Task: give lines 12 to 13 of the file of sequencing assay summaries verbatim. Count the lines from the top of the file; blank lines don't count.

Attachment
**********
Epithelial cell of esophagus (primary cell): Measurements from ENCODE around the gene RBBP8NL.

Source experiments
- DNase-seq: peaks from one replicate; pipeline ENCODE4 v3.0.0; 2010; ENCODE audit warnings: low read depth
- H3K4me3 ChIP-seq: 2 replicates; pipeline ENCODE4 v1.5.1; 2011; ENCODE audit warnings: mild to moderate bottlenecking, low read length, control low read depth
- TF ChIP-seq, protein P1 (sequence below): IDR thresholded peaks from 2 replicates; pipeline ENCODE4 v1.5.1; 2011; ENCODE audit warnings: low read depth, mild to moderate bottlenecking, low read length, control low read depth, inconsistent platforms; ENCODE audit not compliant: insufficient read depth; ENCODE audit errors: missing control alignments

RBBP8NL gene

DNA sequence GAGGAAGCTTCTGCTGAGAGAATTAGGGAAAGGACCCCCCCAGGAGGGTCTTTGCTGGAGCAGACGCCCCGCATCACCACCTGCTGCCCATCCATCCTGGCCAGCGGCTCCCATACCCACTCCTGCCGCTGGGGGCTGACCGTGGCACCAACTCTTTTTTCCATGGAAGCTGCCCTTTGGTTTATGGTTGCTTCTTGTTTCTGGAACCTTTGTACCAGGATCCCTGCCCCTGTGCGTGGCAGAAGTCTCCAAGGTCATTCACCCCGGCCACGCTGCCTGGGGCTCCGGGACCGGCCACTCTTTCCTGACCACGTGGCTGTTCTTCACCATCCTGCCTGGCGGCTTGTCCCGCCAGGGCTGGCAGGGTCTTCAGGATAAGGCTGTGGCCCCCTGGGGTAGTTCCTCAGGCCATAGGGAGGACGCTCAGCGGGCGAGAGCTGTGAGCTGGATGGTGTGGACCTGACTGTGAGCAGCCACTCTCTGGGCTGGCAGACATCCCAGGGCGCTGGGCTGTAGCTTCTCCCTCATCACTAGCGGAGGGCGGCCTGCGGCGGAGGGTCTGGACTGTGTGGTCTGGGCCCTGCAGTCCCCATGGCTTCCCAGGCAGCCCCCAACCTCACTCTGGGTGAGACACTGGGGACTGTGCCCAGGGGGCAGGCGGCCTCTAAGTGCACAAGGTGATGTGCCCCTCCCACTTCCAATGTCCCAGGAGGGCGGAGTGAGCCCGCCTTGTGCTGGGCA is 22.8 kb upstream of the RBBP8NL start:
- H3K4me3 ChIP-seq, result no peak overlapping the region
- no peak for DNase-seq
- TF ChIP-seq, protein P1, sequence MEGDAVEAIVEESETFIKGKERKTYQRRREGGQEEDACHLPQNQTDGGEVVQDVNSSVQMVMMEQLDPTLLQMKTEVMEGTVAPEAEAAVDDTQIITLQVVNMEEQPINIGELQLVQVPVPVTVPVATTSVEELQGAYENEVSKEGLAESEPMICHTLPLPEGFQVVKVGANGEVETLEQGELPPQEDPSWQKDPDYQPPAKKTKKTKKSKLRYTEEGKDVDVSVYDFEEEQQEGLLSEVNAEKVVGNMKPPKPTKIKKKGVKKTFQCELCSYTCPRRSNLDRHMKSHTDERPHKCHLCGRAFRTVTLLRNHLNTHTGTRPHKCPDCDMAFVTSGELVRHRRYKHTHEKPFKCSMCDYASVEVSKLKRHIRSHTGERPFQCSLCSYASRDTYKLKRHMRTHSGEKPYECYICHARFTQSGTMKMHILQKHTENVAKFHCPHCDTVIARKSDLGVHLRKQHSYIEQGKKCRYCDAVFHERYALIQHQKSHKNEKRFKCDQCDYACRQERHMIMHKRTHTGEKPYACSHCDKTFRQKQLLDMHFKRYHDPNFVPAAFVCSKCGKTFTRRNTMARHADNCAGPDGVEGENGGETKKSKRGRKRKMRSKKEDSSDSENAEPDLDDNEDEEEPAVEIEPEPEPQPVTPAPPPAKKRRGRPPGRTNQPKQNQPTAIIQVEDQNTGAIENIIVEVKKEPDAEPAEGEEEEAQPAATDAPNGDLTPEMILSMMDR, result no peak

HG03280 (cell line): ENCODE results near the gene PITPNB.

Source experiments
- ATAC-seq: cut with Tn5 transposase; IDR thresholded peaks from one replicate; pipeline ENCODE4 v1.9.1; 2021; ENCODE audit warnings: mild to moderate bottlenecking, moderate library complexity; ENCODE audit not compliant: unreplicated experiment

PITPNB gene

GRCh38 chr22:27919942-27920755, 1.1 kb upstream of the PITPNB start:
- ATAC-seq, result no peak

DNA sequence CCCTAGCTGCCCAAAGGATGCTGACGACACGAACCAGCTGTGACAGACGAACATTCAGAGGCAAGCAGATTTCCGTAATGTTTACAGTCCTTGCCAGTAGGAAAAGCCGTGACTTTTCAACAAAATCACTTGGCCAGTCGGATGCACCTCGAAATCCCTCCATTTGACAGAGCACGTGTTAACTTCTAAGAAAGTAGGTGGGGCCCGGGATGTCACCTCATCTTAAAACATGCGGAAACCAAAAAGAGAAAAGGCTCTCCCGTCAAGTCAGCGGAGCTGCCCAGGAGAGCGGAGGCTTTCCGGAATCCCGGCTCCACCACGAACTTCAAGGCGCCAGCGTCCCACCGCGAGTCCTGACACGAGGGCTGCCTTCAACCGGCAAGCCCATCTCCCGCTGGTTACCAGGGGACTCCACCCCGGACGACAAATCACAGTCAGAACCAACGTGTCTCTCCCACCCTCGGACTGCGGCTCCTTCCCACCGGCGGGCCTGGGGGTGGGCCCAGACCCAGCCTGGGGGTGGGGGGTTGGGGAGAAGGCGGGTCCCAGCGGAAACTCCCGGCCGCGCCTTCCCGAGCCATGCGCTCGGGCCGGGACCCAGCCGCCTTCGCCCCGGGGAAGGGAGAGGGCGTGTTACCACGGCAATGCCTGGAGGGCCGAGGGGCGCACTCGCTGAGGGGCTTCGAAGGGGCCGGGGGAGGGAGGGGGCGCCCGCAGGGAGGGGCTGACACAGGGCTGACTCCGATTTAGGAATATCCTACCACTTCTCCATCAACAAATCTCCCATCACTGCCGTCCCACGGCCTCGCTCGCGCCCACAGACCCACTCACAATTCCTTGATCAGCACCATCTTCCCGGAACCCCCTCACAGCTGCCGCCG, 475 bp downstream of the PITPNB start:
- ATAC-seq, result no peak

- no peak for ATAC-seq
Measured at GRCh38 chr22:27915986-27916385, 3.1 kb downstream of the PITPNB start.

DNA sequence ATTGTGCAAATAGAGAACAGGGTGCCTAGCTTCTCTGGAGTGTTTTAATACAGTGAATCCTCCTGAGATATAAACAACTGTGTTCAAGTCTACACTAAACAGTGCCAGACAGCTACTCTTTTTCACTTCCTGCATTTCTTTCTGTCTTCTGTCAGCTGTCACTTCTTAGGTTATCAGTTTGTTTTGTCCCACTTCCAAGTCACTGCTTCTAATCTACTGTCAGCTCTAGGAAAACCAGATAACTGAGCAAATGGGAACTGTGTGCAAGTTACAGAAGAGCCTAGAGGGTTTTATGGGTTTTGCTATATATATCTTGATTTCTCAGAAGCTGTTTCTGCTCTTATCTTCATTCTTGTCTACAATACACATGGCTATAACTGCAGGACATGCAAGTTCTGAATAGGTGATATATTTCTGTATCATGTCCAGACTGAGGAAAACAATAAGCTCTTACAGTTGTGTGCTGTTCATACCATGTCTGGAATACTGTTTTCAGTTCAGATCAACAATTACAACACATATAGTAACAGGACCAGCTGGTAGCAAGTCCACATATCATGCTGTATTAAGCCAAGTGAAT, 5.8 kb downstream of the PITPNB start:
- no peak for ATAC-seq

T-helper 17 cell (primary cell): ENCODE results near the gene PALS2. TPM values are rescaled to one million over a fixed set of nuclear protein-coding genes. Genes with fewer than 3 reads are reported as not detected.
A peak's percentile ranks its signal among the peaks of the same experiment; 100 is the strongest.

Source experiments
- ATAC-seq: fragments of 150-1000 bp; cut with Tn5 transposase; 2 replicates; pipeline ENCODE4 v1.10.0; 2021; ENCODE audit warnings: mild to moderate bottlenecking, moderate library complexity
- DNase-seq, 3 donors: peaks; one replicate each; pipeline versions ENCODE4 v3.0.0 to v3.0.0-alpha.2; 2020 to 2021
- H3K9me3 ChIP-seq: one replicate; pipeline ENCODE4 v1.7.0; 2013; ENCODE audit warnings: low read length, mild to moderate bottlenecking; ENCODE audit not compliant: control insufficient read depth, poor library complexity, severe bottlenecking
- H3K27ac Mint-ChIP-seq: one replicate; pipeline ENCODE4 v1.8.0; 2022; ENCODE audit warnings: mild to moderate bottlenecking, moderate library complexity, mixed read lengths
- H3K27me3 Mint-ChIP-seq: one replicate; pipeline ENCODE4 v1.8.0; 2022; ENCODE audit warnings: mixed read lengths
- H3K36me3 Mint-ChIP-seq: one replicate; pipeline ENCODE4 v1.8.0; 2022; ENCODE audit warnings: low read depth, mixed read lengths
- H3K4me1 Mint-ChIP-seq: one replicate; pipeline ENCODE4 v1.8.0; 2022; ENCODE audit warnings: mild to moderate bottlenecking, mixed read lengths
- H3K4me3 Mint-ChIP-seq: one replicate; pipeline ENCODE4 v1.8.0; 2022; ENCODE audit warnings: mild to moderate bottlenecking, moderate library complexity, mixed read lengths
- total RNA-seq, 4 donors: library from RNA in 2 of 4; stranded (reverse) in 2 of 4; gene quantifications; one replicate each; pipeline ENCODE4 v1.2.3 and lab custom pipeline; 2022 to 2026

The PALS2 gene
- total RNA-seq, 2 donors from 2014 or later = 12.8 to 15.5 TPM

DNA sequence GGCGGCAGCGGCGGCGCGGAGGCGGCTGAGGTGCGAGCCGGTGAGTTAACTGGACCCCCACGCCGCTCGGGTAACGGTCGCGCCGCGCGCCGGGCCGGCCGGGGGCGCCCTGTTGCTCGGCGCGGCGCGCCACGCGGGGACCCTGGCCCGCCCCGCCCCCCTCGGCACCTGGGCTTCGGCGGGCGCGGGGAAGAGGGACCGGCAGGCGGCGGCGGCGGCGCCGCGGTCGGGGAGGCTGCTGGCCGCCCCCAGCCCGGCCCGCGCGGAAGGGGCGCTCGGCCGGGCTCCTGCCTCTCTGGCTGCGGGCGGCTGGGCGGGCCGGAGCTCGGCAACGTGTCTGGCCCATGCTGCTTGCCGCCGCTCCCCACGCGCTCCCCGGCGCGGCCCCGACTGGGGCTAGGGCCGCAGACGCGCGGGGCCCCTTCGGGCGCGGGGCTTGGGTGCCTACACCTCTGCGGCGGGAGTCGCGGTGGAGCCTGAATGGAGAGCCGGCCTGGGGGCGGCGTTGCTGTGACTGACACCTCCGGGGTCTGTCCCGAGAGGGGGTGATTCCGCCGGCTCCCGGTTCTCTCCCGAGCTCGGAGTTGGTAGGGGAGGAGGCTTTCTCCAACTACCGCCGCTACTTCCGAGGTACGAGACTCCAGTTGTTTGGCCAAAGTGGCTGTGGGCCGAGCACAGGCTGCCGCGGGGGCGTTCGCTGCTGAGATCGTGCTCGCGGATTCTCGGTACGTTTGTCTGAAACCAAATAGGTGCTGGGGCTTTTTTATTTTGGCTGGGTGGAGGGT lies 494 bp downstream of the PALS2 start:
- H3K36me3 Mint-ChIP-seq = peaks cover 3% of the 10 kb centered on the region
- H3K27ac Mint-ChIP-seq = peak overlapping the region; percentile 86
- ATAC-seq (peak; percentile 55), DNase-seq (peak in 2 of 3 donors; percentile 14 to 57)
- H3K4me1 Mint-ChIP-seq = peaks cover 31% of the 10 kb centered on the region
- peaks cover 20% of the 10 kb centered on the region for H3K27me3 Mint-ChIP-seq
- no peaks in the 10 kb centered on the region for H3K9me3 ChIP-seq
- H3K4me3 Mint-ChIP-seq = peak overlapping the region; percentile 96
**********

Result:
Source experiments
- ATAC-seq: cut with Tn5 transposase; IDR thresholded peaks from one replicate; pipeline ENCODE4 v1.9.1; 2021; ENCODE audit warnings: mild to moderate bottlenecking, moderate library complexity; ENCODE audit not compliant: unreplicated experiment